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Why Some Kids Might Not Get FluMist This Year

Min-Jin Park/via Flickr
Some pediatricans are following CDC guidelines and not giving kids FluMist, opting for a regular flu shot instead.

Most Michigan pediatricians will be following the recommendation of the Centers for Disease Control, which says children ages 2-17 should get a regular flu vaccine injection this year, not the FluMist nasal spray vaccine.

"The (FluMist) vaccine effectiveness is just simply not there," says Teresa Holtrop, a pediatrician and president-elect of the Michigan chapter of the American Academy of Pediatrics.

FluMist was developed by Michigan-trained epidemiologist Hunein Maassab.  He died in 2014.

Holtrop says FluMist didn't work very well in the 2013-14 flu season or the 2014-15 flu season, and in the most recent flu season, 2015-16, it didn't work at all.

Researchers are trying to figure out why.

"Maybe as people become frequently immunized," says Holtrop, "the immunological response of the individual is not as strong. It's not competely clear."

FluMist is a popular form of vaccination for children because it doesn't hurt. 

Holtrop says parents should just be matter of fact and calm with their kids, explain that they have to get an injection this year, "hold them, and get it over with quickly."

Influenza can range from a miserable illness lasting a week or two, to one that results in hospitalization or even death.

In the 2015-16 flu season, 85 children died of complications from the flu in the U.S. The year before, 148 children died of flu.

Even the regular flu vaccine is not 100% effective. That's because there are several variants of flu circulating at any one time, and the virus can mutate rapidly.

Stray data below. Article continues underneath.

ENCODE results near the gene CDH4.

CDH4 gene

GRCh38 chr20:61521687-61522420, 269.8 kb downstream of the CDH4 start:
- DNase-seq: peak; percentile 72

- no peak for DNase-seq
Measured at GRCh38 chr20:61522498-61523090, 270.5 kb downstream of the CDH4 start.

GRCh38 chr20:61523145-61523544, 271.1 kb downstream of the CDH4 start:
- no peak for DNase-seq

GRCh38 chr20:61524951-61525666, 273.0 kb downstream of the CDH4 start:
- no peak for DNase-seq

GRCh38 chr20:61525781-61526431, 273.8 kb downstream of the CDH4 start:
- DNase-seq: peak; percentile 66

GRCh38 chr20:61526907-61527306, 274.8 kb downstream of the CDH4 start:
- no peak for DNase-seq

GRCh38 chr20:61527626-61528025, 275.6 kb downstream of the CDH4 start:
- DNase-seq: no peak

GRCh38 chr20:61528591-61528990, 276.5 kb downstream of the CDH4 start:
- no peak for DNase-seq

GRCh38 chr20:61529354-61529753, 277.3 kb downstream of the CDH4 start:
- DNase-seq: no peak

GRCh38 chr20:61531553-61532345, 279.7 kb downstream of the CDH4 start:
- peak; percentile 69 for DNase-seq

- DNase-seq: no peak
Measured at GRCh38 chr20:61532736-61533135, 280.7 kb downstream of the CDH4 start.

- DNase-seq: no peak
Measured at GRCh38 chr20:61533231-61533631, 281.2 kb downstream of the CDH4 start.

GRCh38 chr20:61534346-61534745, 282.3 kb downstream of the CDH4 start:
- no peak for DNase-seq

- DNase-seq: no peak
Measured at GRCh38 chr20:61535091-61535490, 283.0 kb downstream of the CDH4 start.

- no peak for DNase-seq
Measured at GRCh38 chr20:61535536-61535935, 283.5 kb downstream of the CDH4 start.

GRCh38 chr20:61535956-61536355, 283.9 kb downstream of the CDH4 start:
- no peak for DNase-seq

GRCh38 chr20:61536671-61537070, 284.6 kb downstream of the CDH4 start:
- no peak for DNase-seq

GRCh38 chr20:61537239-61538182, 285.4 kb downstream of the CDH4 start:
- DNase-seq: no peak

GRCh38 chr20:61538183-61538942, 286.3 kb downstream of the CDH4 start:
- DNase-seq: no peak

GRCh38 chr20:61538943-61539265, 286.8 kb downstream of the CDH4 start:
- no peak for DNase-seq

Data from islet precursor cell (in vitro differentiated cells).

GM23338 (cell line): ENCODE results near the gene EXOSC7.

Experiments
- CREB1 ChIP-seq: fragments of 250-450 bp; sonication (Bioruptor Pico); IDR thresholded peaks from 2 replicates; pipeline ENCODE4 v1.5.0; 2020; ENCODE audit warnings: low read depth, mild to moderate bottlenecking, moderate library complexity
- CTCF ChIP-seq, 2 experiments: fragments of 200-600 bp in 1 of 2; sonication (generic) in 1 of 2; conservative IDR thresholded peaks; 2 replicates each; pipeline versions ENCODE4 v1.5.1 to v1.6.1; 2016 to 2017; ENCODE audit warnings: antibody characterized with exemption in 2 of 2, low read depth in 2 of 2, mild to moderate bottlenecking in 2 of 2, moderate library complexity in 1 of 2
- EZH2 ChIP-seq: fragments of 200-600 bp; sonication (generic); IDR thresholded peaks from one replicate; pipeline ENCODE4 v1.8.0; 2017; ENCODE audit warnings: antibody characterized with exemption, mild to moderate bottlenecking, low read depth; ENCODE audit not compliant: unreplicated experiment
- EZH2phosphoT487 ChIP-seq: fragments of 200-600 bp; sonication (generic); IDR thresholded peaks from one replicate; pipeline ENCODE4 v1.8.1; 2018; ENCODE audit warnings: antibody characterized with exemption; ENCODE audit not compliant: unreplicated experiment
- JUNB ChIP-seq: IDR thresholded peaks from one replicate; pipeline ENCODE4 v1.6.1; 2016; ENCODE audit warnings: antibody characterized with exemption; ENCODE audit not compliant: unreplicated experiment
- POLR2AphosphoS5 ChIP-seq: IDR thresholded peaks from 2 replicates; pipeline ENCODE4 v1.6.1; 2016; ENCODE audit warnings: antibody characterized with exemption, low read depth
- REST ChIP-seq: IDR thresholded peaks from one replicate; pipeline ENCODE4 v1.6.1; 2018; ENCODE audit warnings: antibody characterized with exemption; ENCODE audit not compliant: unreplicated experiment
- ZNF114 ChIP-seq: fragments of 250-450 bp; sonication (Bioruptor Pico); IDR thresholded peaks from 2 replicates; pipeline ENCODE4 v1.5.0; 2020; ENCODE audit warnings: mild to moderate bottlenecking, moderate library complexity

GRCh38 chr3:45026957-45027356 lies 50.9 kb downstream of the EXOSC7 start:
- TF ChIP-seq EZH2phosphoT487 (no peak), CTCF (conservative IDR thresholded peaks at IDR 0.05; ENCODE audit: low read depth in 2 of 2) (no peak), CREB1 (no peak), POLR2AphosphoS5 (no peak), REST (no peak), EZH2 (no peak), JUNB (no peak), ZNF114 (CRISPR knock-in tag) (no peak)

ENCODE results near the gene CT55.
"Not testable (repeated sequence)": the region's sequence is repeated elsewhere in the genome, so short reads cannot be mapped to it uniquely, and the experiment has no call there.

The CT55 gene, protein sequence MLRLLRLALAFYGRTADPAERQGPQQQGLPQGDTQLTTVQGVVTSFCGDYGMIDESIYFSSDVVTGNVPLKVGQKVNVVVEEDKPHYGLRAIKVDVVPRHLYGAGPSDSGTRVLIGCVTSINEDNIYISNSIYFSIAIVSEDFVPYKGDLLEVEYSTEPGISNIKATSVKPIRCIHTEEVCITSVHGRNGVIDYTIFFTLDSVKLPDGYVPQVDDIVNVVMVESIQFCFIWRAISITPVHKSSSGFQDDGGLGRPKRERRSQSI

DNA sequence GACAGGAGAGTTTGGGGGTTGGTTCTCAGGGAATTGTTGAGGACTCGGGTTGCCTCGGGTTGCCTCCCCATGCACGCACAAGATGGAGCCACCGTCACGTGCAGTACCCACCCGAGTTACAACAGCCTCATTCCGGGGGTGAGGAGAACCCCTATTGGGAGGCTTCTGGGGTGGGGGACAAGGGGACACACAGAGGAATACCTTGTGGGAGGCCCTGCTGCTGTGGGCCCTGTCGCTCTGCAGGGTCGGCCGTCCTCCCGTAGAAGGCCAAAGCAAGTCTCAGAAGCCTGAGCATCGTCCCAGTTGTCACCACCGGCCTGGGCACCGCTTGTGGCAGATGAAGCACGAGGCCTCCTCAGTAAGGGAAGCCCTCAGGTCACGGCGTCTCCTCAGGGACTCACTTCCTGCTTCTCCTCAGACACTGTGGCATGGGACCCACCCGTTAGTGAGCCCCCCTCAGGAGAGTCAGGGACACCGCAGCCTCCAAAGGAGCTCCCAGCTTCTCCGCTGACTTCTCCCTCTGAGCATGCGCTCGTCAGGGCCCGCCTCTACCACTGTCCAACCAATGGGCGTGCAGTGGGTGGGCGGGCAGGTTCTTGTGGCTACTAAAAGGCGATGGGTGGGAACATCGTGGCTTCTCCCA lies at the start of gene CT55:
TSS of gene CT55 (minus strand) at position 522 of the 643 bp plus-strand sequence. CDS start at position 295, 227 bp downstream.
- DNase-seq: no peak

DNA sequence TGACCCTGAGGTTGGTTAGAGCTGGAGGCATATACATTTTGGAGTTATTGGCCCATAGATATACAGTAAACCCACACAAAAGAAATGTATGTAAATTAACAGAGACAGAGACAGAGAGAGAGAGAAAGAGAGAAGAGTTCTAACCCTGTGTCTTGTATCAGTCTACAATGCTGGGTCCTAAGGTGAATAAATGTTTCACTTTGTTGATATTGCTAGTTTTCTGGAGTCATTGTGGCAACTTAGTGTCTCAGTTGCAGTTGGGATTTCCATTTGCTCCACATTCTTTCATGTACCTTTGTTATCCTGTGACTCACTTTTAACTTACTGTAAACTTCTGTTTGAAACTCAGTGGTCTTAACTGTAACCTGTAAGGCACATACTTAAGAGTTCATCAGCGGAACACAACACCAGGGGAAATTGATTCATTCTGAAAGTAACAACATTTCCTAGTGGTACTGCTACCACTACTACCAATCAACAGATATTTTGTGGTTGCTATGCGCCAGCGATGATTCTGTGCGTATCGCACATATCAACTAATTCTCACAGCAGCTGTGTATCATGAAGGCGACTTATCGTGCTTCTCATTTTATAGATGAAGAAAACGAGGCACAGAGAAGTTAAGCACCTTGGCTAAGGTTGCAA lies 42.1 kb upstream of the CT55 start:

In some years, researchers have guessed wrong which variants should be included in the shot, or the shot wasn't as effective because one of the viruses had mutated. That was the case in 2013-14, when the flu shot was only 13-23% effective.

In 2015-16, the vaccine effectiveness of the shot was 65%.

Health experts recommend that everyone over the age of six months get a flu vaccine.  

They say even if a vaccinated person still gets the flu, it is less likely to be a severe case, and they point out there is usually no way to know in advance if a flu season is going to be especially severe.

Meanwhile, the company that manufactures FluMist, AstraZeneca, says it disagrees with the CDC about the effectiveness of the vaccine.

The US CDC effectiveness data for 2015-2016 season contrast with studies by AstraZeneca as well as preliminary independent findings by public health authorities in other countries.2,3,4 These findings demonstrate FluMist Quadrivalent was 46-58% effective overall against the circulating influenza strains during the 2015-2016 season. .....AstraZeneca is working with the CDC to better understand its data to help ensure eligible patients continue to receive the vaccine in future seasons in the US.

The company says FluMist U.S. sales in 2015 amounted to $206 million, and the CDC recommendation will result in the company taking a write-down of $80 million in the second quarter of 2016.

This story was updated to include comments from AstraZeneca.